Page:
Every year, I think to myself… C.S. Lewis is a great author, and I should read more of his work. And every year… well, I haven’t yet. But I’m going to give myself partial credit, because I just read the most wonderful historical fiction book *about* Mr. Lewis… and it made me want to read his work all over again!
“Where did Narnia come from?”
The answer will change everything.
Megs Devonshire is brilliant with numbers and equations, on a scholarship at Oxford, and dreams of solving the greatest mysteries of physics.
She prefers the dependability of facts—except for one: the younger brother she loves with all her heart doesn’t have long to live. When George becomes captivated by a copy of a brand-new book called The Lion, the Witch and the Wardrobe and begs her to find out where Narnia came from, there’s no way she can refuse.
Despite her timidity about approaching the famous author, Megs soon finds herself taking tea with the Oxford don and his own brother, imploring them for answers. What she receives instead are more stories . . . stories of Jack Lewis’s life, which she takes home to George.
Why won’t Mr. Lewis just tell her plainly what George wants to know? The answer will reveal to Megs many truths that science and math cannot, and the gift she thought she was giving to her brother—the story behind Narnia—turns out to be his gift to her, instead: hope.
Once Upon a Wardrobe by Patti Callahan is a lovely, imaginative look at the work and life of C.S. Lewis through the eyes of a pair of siblings in 1950. Megs and George are simply delightful together, and the way Megs wants to find her brother all the answers is heart rending.
It’s such an interesting scenario, because from one viewpoint, this book is all about the siblings, but from another, it is a look into the mind of one of the best known writers of the 20th century. The stories that Mr. Lewis tells Megs over the course of their visits cover his childhood, his time in the war, his family, and more. The book was well researched and the author has obviously put a great deal of effort into learning the life of C.S. Lewis.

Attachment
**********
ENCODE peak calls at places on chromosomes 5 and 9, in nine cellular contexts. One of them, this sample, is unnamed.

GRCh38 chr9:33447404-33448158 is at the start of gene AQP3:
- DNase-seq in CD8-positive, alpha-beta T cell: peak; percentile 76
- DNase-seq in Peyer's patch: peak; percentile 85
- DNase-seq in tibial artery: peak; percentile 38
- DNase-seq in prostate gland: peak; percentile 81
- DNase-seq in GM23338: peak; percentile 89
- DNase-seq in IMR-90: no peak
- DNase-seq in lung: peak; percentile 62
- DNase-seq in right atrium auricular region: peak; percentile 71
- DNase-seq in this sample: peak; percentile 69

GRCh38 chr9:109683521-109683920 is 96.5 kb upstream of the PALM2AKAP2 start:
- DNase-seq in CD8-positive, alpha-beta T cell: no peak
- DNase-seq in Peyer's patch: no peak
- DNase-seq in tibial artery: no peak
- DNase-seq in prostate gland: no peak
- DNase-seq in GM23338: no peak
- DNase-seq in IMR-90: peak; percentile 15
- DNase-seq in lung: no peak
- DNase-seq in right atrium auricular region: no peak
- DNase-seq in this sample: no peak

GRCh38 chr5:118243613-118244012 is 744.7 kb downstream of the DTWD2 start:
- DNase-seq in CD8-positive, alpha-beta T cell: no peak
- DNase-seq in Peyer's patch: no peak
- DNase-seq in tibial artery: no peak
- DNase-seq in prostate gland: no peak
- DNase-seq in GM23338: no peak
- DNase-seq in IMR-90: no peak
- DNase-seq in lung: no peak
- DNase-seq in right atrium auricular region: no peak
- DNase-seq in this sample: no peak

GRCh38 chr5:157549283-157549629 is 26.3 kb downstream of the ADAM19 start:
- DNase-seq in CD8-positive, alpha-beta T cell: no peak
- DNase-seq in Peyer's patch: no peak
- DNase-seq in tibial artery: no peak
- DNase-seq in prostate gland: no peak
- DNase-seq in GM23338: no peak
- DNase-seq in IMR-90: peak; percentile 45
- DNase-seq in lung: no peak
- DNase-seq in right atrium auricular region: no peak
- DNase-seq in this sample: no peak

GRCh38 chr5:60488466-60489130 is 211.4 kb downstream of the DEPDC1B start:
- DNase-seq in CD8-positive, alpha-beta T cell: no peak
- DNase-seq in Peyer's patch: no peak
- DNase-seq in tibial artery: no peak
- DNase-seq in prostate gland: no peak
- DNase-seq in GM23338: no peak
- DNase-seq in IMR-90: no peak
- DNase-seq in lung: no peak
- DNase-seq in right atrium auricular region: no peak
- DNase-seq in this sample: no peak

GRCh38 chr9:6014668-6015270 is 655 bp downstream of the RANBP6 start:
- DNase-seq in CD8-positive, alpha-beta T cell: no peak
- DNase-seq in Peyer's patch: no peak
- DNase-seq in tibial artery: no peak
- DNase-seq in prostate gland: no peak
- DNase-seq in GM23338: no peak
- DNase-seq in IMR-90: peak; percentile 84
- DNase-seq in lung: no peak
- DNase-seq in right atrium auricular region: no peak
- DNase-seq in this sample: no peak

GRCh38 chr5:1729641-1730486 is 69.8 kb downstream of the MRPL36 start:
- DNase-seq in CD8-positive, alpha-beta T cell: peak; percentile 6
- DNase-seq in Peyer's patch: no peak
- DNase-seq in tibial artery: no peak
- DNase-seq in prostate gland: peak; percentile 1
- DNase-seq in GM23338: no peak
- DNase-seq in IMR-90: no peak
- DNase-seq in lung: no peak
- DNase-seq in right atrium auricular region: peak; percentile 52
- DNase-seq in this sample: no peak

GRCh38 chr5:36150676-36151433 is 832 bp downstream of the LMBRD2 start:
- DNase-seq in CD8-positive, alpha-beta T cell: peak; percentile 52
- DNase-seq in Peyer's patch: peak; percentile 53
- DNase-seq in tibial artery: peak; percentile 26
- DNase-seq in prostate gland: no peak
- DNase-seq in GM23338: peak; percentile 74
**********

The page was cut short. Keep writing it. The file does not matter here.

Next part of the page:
Although there were heartbreaking moments both in the life of George and the rest of the Devonshire family, and in the stories told by Mr. Lewis, the story is filled with hope. It’s no secret that Lewis wrote from a Christian perspective and much has been written about the Christian allegory of The Lion, the Witch, and the Wardrobe. While this isn’t an overly religious book, that perspective is woven through the story, and is summed up well by this quote from Megs:
“And you’ve allowed me to see that we are all enchanted not by being able to explain it all, but by its very mystery. That is – finally, that is – enough.”
The stories within Once Upon a Wardrobe are lovely and memorable, and the book’s ending is so poignant. It will stay with you for a while like a wisp in your mind.
I obviously adored this book, and more than anything, it makes me finally want to add more C.S. Lewis to my list this year. If you’re a Lewis fan, or you just enjoy cozy, magical stories, this one should be on your reading list. I’m also planning to add Becoming Mrs. Lewis by the same author.
Are you a C.S. Lewis fan? Have you read this lovely story? Let me know what you thought. Happy reading, friends!
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My thanks to Net Galley and the publisher for the complimentary digital review copy of this title.